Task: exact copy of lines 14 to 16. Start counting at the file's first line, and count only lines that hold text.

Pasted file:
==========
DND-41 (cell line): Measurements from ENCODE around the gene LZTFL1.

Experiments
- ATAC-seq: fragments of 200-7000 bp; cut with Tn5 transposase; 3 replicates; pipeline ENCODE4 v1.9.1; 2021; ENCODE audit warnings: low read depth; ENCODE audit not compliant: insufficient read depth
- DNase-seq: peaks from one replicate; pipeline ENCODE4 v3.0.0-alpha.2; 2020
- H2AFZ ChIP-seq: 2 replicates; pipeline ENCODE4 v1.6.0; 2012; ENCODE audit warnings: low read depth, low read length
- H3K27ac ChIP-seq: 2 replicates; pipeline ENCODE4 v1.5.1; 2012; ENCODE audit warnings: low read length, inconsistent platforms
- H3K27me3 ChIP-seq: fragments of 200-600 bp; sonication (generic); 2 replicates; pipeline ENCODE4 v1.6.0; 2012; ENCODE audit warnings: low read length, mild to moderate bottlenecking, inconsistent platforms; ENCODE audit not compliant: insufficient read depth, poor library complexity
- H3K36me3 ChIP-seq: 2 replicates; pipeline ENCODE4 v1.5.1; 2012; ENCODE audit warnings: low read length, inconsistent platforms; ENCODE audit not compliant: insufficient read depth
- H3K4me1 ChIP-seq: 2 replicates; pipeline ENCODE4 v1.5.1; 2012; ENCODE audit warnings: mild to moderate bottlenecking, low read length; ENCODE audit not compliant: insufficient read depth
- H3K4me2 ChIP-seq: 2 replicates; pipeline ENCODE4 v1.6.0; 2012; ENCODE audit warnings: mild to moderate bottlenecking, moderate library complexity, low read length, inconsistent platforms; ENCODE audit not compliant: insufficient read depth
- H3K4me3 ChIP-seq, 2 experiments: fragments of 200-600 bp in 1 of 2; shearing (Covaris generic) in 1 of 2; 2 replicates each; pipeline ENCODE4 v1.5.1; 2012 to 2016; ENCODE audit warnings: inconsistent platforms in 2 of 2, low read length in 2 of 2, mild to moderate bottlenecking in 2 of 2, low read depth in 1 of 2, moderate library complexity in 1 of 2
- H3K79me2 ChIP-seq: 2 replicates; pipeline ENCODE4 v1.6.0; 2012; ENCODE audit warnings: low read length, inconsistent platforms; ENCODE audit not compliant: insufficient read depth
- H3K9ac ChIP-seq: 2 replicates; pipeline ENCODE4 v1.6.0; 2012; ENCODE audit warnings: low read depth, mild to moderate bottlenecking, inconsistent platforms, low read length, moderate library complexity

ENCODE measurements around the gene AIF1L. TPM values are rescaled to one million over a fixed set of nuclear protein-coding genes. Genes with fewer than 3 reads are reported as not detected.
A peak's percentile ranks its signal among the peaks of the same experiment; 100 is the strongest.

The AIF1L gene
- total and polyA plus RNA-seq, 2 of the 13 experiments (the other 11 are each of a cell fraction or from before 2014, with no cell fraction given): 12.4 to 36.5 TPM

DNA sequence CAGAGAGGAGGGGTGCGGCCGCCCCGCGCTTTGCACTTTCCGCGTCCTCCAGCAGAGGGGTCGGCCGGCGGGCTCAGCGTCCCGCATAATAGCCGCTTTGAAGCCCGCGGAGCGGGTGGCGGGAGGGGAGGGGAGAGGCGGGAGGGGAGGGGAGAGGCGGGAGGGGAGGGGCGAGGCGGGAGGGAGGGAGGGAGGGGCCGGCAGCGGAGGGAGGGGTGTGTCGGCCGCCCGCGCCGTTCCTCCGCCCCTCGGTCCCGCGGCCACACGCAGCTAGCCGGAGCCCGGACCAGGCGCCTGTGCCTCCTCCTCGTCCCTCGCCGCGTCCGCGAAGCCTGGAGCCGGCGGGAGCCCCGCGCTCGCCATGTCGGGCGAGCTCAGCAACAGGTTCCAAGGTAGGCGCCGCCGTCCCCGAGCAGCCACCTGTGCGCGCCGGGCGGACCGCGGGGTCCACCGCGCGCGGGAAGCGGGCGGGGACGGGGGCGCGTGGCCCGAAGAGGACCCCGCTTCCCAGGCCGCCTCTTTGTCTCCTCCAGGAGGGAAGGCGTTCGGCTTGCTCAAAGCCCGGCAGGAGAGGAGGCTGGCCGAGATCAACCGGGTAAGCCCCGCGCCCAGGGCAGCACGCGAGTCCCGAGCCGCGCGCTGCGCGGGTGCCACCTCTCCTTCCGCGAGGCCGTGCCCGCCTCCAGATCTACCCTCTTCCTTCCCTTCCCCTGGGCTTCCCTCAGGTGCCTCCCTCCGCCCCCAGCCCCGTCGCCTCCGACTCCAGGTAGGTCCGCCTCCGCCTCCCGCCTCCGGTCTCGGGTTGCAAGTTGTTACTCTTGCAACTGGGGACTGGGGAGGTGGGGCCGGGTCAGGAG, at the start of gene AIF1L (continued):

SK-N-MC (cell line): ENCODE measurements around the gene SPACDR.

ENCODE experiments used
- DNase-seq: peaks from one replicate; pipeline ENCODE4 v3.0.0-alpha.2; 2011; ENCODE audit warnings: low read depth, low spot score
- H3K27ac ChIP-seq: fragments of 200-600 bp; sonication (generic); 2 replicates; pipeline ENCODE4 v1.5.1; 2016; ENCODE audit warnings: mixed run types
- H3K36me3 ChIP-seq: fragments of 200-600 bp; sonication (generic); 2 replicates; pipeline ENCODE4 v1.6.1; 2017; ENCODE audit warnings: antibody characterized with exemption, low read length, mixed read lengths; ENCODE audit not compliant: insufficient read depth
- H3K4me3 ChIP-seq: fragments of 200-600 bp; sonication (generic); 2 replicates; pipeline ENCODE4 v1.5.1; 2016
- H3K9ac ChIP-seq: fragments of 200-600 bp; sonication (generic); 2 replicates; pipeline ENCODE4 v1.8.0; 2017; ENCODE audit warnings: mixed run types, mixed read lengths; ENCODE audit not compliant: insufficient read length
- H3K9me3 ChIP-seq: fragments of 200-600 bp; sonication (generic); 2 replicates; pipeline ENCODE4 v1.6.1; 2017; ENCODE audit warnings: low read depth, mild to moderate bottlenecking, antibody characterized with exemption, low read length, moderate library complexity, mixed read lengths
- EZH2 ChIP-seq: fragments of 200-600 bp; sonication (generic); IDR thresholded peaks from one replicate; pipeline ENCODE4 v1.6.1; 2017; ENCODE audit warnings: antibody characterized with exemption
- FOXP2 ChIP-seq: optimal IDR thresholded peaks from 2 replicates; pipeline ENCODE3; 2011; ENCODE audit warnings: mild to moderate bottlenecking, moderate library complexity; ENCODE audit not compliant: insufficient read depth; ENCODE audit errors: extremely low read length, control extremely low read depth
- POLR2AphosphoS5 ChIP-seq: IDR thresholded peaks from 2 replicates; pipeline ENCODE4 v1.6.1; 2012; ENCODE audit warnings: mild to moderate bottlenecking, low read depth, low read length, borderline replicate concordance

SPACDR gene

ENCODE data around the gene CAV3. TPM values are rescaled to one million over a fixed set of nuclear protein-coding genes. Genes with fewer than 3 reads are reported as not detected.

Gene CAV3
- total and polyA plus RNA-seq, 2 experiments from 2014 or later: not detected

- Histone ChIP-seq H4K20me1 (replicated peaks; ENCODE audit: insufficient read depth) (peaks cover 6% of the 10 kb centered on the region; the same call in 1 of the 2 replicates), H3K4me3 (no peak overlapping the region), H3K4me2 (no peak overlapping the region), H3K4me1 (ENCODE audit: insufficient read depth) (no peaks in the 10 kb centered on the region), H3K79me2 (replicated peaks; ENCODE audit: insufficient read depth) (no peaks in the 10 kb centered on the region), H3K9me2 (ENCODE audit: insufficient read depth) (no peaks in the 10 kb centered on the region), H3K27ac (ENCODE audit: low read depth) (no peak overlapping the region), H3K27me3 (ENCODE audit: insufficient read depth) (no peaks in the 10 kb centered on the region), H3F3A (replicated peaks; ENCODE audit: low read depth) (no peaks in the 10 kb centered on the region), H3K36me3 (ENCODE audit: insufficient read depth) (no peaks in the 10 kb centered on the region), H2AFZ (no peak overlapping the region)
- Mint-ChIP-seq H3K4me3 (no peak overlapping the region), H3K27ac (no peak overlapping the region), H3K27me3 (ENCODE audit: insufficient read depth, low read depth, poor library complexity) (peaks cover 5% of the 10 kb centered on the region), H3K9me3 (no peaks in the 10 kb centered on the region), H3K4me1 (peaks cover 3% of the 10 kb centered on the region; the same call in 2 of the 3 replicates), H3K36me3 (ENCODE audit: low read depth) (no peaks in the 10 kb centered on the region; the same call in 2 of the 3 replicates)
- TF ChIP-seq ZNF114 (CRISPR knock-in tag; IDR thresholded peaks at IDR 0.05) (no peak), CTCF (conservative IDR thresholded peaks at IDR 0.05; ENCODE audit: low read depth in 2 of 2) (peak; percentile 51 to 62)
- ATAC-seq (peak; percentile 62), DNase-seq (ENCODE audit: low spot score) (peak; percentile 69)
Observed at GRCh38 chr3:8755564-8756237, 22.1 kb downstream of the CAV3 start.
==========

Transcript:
ENCODE measurements around the gene AIF1L. TPM values are rescaled to one million over a fixed set of nuclear protein-coding genes. Genes with fewer than 3 reads are reported as not detected.
A peak's percentile ranks its signal among the peaks of the same experiment; 100 is the strongest.

The AIF1L gene